Worn but not beaten.
That’s the fitting description the National September 11 Memorial & Museum provided for the large stones that will point toward the sky and mark a new pathway at the World Trade Center site: a tribute to survivors and first responders who are sick or have died from 9/11-related illnesses.
It’s been 16 years since first responders ended their rescue and recovery efforts at the World Trade Center. But in illness after illness, and loss after loss, the tragic impact of the months they spent at “the pile” reverberates in the ongoing suffering of tens of thousands of rescue and recovery workers, area residents and others who were exposed to toxins.
Nearly 70,000 first responders and more than 14,000 survivors now receive monitoring, treatment and care through the World Trade Center Health Program.
The national memorial’s plan to acknowledge their plight, through a space called the Memorial Glade, is especially meaningful given the years those victims spent fighting for the health care and treatment they needed. After all, it was 2006 when NYPD Officer James Zadroga died of a respiratory illness attributed to his work on the pile, and the Zadroga Act was proposed. But it wasn’t until 2010 that the act finally passed, and it wasn’t until 2015 that the health program became permanent.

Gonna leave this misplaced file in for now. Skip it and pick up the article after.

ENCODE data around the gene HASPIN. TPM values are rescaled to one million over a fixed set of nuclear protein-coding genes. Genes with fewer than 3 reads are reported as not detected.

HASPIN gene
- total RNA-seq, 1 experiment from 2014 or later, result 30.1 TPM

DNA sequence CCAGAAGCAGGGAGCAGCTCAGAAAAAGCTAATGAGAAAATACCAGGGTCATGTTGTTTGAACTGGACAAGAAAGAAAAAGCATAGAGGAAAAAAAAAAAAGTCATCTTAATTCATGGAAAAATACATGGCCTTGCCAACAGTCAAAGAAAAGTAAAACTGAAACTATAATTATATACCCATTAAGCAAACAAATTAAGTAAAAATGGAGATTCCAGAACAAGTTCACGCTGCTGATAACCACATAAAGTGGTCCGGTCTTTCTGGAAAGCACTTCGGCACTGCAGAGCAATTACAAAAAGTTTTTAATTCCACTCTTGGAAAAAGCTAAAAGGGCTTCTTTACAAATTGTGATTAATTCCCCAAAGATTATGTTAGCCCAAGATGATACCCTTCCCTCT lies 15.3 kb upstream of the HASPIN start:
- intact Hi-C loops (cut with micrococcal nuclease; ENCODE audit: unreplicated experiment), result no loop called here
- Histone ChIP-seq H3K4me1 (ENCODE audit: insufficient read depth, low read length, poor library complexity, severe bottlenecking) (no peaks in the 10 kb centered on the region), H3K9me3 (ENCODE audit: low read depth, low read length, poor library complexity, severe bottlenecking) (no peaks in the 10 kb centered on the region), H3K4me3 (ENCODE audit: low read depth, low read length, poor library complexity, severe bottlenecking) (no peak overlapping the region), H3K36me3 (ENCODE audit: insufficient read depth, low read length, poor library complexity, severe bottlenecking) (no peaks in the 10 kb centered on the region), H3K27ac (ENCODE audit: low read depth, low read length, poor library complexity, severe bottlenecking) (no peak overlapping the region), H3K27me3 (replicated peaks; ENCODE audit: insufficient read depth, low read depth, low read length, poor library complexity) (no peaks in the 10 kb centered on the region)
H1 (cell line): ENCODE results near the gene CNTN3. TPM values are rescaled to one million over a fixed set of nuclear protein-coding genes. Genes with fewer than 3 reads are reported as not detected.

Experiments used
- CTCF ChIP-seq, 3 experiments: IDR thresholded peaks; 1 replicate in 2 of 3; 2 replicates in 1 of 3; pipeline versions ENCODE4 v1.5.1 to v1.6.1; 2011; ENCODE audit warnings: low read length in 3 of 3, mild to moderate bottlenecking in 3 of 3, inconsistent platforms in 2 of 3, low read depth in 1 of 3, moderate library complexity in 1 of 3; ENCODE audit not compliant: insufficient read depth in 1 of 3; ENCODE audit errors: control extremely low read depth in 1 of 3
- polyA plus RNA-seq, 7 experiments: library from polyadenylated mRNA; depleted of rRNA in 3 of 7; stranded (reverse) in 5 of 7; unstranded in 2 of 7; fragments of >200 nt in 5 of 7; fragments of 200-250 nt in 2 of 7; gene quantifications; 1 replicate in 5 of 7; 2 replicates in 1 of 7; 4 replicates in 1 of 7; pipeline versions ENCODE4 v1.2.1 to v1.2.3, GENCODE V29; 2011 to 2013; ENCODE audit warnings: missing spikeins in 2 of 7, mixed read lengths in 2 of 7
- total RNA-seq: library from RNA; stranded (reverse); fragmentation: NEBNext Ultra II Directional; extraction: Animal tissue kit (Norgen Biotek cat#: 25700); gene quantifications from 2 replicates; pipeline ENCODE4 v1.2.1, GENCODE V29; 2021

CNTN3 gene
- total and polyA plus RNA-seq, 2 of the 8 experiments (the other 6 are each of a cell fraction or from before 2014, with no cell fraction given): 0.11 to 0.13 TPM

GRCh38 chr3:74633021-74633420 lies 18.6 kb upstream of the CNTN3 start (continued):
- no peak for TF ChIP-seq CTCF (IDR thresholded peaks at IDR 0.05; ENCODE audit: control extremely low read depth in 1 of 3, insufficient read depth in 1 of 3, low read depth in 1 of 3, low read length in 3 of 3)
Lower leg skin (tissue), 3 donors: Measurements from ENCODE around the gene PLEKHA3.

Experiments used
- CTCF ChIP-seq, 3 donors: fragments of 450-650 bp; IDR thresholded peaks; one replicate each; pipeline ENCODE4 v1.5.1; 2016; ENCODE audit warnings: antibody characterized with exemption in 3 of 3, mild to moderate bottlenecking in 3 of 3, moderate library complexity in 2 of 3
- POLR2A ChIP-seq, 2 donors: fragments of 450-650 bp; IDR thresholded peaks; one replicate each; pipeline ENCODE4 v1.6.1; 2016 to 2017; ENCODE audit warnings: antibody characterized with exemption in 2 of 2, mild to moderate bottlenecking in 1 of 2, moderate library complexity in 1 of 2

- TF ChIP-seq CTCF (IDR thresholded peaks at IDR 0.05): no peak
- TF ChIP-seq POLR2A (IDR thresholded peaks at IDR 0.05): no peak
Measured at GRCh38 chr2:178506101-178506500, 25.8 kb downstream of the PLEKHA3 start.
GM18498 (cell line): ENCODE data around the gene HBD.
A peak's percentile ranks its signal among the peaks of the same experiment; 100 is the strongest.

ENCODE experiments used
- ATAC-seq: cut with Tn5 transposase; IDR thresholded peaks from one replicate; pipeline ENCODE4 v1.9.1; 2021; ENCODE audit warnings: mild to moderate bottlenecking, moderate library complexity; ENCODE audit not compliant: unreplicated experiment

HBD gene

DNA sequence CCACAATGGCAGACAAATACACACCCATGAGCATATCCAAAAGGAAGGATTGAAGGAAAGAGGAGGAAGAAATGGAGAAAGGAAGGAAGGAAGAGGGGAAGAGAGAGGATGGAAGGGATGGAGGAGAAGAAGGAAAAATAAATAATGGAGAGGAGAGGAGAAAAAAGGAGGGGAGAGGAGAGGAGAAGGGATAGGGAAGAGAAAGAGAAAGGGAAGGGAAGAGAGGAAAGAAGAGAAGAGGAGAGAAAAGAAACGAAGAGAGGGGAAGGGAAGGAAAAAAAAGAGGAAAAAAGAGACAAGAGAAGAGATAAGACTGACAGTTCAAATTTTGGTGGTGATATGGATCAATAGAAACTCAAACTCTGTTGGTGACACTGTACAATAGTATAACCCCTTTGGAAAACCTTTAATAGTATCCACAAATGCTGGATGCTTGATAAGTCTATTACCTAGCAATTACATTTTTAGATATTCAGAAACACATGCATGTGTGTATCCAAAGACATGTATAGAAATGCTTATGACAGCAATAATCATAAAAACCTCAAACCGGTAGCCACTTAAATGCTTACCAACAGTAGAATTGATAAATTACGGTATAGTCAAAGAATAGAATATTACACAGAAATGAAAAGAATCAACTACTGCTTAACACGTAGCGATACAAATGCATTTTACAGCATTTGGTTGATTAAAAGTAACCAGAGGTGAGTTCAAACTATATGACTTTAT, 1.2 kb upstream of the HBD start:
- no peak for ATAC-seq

The image of first responders, some of whom were already ill, in the halls of Congress, begging our nation’s leaders to help take care of them, still resonates. So do the stories of first responders still getting sick, still dying. Just last week, David Levalley, a special agent with the FBI’s Atlanta office, died of complications from exposure to toxins at the trade center. On May 4, retired NYPD Officer Mark Natale of Long Island died of cancer, also related to his work after 9/11.
The new memorial at the World Trade Center plaza will pay tribute to Zadroga, Levalley, Natale, and thousands of others, to their strength, heroism and sacrifice, and to the debt we all owe them.
Worn but not beaten.